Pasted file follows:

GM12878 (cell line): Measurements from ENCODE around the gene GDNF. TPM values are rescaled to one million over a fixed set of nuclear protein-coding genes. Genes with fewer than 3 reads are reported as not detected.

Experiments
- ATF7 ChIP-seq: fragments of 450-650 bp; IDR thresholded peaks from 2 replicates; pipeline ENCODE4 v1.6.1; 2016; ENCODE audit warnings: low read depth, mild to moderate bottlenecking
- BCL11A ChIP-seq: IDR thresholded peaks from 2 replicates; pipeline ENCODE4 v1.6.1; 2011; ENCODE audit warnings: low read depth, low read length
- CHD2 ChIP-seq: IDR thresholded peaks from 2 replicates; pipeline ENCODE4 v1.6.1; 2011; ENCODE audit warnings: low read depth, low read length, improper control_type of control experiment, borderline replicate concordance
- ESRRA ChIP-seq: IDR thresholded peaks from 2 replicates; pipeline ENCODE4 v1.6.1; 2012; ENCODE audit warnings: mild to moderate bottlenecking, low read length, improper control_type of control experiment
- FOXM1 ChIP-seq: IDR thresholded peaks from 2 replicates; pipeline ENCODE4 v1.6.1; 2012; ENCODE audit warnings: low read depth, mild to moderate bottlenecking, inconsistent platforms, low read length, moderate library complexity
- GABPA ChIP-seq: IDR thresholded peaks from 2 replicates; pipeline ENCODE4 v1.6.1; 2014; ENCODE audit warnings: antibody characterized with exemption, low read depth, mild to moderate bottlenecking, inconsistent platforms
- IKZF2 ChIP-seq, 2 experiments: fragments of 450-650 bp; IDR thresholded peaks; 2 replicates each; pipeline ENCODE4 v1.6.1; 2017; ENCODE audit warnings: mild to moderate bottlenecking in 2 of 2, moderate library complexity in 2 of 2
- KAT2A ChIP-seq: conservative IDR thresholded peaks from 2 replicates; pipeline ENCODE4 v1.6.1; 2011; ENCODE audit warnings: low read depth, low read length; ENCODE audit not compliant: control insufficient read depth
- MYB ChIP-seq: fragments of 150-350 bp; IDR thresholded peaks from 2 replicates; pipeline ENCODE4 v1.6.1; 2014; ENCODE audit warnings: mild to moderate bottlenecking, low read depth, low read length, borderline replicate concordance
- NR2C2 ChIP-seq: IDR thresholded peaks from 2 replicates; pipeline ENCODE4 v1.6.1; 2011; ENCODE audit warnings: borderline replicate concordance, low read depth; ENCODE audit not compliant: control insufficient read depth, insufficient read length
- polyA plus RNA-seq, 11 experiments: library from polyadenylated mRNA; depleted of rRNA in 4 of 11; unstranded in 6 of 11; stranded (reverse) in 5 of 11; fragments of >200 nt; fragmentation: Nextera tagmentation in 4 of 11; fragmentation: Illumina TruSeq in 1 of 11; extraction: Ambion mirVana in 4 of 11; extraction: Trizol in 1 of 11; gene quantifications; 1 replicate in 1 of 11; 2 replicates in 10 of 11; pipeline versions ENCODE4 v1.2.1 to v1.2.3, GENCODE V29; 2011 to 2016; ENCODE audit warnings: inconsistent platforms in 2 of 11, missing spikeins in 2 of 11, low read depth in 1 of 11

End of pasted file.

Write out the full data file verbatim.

GM12878 (cell line): Measurements from ENCODE around the gene GDNF. TPM values are rescaled to one million over a fixed set of nuclear protein-coding genes. Genes with fewer than 3 reads are reported as not detected.

Experiments
- ATF7 ChIP-seq: fragments of 450-650 bp; IDR thresholded peaks from 2 replicates; pipeline ENCODE4 v1.6.1; 2016; ENCODE audit warnings: low read depth, mild to moderate bottlenecking
- BCL11A ChIP-seq: IDR thresholded peaks from 2 replicates; pipeline ENCODE4 v1.6.1; 2011; ENCODE audit warnings: low read depth, low read length
- CHD2 ChIP-seq: IDR thresholded peaks from 2 replicates; pipeline ENCODE4 v1.6.1; 2011; ENCODE audit warnings: low read depth, low read length, improper control_type of control experiment, borderline replicate concordance
- ESRRA ChIP-seq: IDR thresholded peaks from 2 replicates; pipeline ENCODE4 v1.6.1; 2012; ENCODE audit warnings: mild to moderate bottlenecking, low read length, improper control_type of control experiment
- FOXM1 ChIP-seq: IDR thresholded peaks from 2 replicates; pipeline ENCODE4 v1.6.1; 2012; ENCODE audit warnings: low read depth, mild to moderate bottlenecking, inconsistent platforms, low read length, moderate library complexity
- GABPA ChIP-seq: IDR thresholded peaks from 2 replicates; pipeline ENCODE4 v1.6.1; 2014; ENCODE audit warnings: antibody characterized with exemption, low read depth, mild to moderate bottlenecking, inconsistent platforms
- IKZF2 ChIP-seq, 2 experiments: fragments of 450-650 bp; IDR thresholded peaks; 2 replicates each; pipeline ENCODE4 v1.6.1; 2017; ENCODE audit warnings: mild to moderate bottlenecking in 2 of 2, moderate library complexity in 2 of 2
- KAT2A ChIP-seq: conservative IDR thresholded peaks from 2 replicates; pipeline ENCODE4 v1.6.1; 2011; ENCODE audit warnings: low read depth, low read length; ENCODE audit not compliant: control insufficient read depth
- MYB ChIP-seq: fragments of 150-350 bp; IDR thresholded peaks from 2 replicates; pipeline ENCODE4 v1.6.1; 2014; ENCODE audit warnings: mild to moderate bottlenecking, low read depth, low read length, borderline replicate concordance
- NR2C2 ChIP-seq: IDR thresholded peaks from 2 replicates; pipeline ENCODE4 v1.6.1; 2011; ENCODE audit warnings: borderline replicate concordance, low read depth; ENCODE audit not compliant: control insufficient read depth, insufficient read length
- polyA plus RNA-seq, 11 experiments: library from polyadenylated mRNA; depleted of rRNA in 4 of 11; unstranded in 6 of 11; stranded (reverse) in 5 of 11; fragments of >200 nt; fragmentation: Nextera tagmentation in 4 of 11; fragmentation: Illumina TruSeq in 1 of 11; extraction: Ambion mirVana in 4 of 11; extraction: Trizol in 1 of 11; gene quantifications; 1 replicate in 1 of 11; 2 replicates in 10 of 11; pipeline versions ENCODE4 v1.2.1 to v1.2.3, GENCODE V29; 2011 to 2016; ENCODE audit warnings: inconsistent platforms in 2 of 11, missing spikeins in 2 of 11, low read depth in 1 of 11